In the wake of the Las Vegas and Parkland shootings, Americans’ desire for stricter gun laws has reached levels not seen since December 1993. The first time Gallup asked this question in September 1990, a record-high 78% wanted stricter gun laws. In the early 1990s, the violent crime rate in the U.S. was at an all-time high — something the public was well aware of, with more than eight in 10 U.S. adults saying there was more crime in the U.S.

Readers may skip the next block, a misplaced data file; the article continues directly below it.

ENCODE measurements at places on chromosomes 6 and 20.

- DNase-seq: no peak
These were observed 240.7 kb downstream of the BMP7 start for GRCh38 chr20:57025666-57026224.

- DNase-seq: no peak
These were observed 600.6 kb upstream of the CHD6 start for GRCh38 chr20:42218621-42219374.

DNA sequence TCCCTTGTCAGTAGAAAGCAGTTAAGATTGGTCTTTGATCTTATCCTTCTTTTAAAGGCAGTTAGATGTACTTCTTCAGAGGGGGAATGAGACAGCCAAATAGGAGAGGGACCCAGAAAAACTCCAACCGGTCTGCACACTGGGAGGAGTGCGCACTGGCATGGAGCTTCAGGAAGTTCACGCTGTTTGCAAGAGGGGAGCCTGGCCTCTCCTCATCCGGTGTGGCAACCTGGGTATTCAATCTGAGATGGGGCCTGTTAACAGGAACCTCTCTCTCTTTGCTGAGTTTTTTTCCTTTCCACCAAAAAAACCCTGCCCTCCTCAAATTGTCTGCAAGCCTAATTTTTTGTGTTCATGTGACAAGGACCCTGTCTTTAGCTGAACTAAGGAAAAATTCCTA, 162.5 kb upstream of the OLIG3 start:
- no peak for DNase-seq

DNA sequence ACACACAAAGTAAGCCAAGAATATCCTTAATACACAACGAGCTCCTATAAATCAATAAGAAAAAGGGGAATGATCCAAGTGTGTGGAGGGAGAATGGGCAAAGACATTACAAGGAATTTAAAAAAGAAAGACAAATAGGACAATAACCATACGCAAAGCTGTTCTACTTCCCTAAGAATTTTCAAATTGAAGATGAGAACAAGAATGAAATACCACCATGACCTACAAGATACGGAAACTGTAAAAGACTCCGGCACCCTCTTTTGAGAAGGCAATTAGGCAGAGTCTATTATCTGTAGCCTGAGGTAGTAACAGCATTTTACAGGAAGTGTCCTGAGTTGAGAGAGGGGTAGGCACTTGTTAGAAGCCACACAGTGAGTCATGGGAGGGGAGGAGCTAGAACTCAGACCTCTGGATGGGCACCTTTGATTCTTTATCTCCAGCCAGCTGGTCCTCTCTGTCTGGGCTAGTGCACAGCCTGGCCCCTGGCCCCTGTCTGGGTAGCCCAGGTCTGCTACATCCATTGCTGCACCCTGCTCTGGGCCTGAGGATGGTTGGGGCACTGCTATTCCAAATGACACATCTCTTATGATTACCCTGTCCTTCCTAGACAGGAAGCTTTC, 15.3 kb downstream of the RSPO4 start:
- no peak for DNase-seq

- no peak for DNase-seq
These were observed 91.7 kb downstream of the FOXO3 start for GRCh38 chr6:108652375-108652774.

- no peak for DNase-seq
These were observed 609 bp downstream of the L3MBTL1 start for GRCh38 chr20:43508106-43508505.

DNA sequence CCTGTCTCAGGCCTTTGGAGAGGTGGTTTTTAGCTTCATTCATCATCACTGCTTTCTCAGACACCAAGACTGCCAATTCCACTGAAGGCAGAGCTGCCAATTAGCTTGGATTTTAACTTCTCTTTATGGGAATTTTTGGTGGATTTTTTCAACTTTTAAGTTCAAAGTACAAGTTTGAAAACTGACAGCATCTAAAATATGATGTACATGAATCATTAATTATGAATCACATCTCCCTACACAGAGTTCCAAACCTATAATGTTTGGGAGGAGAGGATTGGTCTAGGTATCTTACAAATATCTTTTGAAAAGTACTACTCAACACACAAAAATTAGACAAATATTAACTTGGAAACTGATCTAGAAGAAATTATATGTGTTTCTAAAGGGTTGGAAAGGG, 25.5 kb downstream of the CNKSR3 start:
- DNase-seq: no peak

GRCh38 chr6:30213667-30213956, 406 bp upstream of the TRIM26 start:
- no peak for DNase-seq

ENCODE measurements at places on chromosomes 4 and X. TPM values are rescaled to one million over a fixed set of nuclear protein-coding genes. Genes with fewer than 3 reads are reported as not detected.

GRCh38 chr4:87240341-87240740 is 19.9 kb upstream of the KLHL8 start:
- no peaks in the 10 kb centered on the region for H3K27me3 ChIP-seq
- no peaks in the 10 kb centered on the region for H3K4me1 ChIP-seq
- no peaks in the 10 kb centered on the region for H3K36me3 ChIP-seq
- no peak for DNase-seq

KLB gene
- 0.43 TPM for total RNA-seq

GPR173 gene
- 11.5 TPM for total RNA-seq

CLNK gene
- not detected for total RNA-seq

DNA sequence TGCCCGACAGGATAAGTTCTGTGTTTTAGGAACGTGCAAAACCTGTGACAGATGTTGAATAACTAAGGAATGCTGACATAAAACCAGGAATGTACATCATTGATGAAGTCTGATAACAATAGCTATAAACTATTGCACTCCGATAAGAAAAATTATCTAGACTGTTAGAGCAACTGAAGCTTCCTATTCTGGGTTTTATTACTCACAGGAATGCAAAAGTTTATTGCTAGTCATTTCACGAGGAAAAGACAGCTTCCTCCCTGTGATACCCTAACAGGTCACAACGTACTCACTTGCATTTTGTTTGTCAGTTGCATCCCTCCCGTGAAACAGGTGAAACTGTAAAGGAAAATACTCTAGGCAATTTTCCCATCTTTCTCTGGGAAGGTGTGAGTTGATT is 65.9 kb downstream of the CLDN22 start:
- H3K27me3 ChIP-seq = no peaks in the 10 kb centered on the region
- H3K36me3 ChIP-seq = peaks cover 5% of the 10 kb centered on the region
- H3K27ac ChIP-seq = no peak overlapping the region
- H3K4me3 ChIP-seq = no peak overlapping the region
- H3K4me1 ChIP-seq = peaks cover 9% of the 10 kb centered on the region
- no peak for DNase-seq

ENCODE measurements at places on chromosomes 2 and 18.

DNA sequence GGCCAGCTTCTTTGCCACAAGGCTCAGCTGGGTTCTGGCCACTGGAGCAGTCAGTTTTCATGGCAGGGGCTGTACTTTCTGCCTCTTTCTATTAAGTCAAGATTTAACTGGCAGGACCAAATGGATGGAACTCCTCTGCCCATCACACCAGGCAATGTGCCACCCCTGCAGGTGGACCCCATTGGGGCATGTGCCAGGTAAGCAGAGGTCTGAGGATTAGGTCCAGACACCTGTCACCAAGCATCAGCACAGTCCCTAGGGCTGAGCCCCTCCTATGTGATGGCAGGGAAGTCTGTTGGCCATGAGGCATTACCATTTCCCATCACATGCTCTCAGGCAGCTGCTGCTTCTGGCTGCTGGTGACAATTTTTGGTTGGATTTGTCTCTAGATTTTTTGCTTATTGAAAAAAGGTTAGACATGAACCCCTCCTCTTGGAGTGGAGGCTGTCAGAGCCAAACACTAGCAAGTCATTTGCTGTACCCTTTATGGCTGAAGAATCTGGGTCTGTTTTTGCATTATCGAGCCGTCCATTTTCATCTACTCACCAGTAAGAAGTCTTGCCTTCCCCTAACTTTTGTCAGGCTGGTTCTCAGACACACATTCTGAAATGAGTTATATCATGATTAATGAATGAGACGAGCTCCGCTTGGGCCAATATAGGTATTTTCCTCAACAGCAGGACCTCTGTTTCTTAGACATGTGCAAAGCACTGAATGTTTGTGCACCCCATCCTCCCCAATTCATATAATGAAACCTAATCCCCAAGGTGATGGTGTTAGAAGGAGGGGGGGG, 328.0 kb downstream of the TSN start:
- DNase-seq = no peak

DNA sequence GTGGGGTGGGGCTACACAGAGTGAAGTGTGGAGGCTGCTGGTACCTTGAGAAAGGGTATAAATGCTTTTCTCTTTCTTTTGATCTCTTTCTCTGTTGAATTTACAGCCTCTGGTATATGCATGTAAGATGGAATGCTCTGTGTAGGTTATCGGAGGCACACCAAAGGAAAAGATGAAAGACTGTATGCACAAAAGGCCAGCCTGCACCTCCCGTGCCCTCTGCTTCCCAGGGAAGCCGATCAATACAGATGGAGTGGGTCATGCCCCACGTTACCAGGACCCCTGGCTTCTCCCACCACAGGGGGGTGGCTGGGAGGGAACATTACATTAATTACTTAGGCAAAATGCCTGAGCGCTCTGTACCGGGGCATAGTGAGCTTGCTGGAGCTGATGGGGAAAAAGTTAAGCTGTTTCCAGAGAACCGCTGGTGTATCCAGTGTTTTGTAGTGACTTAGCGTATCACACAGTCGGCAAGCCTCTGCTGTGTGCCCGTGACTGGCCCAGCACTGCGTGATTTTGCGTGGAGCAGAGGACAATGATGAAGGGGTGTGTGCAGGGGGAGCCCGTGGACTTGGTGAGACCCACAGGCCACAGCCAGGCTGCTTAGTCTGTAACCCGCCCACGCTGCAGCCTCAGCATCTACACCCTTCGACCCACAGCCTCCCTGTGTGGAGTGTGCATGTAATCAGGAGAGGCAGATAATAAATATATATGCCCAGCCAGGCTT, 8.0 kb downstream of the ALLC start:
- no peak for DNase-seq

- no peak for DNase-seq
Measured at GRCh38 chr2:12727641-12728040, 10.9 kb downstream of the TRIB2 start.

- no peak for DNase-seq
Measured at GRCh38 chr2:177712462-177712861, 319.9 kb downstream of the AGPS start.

In the mid-1990s, the crime rate began to fall, and Americans’ perceptions of crime followed suit. In 1993, the federal government passed the Brady Bill, and it passed an assault weapons ban in 1994. From 1995 to 2011, the percentage of Americans wanting stricter gun laws decreased from 62% to 43%. After the Sandy Hook school shooting in Newtown, Connecticut, in December 2012, 58% of Americans preferred stricter gun laws, though that spike soon subsided. Since 2014, there has been a 20-point increase in support for stricter gun laws, with most of that increase occurring in the past six months.